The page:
I suffer from what some people think of as a typical male problem: I hate to ask for directions. Fortunately, in the case of travel directions, GPS technology has cut down on the number of times I look like a complete idiot by getting lost. Unfortunately, I haven’t overcome my aversion to asking for directions when it comes to looking up information on a computer.
There are perhaps a number of reasons for this, including preferring the thrill of the hunt in chasing down the exact piece of information I’m searching for and, the belief that if I have to work for the information, I’m more likely to remember it.
However, I think there are probably more deep-rooted psychological reasons at work as well. In my youth I had to devote a lot of time and effort learning how to comb through card reference cabinets in libraries using the Dewey decimal system. Not only that, but when I got to college, they changed the library reference system to something called the Library of Congress classification system and I had to spend more time and effort learning that system. So I have a lot invested in the manual search method and even though it’s now forty years later, I intend to get a return on my investment. Besides, in the old days, where you could get help in your search was at the reference librarian’s desk, and the reference librarians that I dealt with always seemed to be rather imposing ladies with thick glasses who I was afraid would look down their noses at the things I wanted to look up.
So I continue to be weighted down with the baggage of my youth when I search for information about companies on their investor sites and would rather spent fifteen frustrating minutes searching for information than let a computer do it for me.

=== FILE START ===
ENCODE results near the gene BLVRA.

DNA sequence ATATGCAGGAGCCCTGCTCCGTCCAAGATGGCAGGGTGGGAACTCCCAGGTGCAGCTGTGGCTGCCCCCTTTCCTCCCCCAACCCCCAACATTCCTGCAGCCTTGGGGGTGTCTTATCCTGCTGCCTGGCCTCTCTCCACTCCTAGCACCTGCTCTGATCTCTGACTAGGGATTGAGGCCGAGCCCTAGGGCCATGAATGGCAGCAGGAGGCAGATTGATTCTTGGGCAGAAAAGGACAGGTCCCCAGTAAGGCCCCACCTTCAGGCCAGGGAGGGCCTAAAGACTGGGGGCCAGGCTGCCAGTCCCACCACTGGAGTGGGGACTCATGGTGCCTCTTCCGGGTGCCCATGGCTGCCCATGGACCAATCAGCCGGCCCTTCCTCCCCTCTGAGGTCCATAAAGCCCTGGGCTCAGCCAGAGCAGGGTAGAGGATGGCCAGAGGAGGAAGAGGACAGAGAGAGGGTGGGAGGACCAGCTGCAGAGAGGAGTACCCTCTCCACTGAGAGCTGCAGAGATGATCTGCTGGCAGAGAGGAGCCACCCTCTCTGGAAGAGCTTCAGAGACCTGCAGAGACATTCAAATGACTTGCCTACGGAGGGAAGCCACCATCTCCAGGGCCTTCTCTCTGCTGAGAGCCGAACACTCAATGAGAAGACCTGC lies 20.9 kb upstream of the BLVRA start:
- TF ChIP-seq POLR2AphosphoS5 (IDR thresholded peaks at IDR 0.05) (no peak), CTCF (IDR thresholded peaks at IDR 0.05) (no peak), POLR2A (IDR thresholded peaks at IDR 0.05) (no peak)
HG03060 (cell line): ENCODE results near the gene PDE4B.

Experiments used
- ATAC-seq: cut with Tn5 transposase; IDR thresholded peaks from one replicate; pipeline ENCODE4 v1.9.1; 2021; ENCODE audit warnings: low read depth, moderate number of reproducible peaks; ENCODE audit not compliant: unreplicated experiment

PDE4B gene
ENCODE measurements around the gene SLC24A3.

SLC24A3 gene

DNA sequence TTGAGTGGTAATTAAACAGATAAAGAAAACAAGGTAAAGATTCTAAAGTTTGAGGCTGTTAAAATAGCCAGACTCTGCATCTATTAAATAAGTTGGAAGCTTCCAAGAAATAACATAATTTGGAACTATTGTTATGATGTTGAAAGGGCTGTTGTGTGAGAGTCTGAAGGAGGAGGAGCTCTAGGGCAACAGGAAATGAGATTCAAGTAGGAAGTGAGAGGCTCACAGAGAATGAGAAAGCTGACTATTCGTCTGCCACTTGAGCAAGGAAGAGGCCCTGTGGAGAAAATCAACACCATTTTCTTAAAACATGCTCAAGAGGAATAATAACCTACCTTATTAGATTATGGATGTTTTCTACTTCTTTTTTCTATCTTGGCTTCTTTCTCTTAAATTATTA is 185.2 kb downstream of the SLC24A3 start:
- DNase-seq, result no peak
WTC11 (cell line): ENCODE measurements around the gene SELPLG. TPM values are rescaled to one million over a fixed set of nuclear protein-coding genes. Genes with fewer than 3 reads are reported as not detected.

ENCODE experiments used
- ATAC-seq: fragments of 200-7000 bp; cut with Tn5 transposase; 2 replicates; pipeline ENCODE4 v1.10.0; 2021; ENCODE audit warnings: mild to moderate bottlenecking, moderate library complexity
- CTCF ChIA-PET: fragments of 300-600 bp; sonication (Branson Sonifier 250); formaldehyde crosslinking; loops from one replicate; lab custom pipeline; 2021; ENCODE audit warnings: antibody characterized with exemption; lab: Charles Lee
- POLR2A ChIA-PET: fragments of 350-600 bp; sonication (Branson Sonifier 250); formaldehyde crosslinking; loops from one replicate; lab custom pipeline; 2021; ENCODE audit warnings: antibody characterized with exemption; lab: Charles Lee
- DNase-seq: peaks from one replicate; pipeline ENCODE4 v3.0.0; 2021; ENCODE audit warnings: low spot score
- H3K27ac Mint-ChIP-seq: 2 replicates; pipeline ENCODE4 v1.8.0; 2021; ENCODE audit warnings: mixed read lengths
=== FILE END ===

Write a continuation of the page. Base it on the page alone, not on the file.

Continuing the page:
Fortunately, younger people who have grown up with computers (and people less bull-headed than myself) are not so handicapped and will gladly use a search function. So placing an investor specific search function will help site visitors find what they want quickly. Many websites have general search functions for the entire web site that can be helpful, but often they will return far too many results and you find yourself no better off than if you had pursued the manual search method. A better solution for finding financial information is a function that focuses only on the investor area of the web site.
One site that has an investor specific search function is Dell, which I’ve set out here.
One of the interesting things the Dell search function does is to allow you limit your search by content type, report type and year. If you were looking for something very specific, such options would allow you to home in very quickly on what you were looking for.
Even an old-timer such as myself might be lured into using it.
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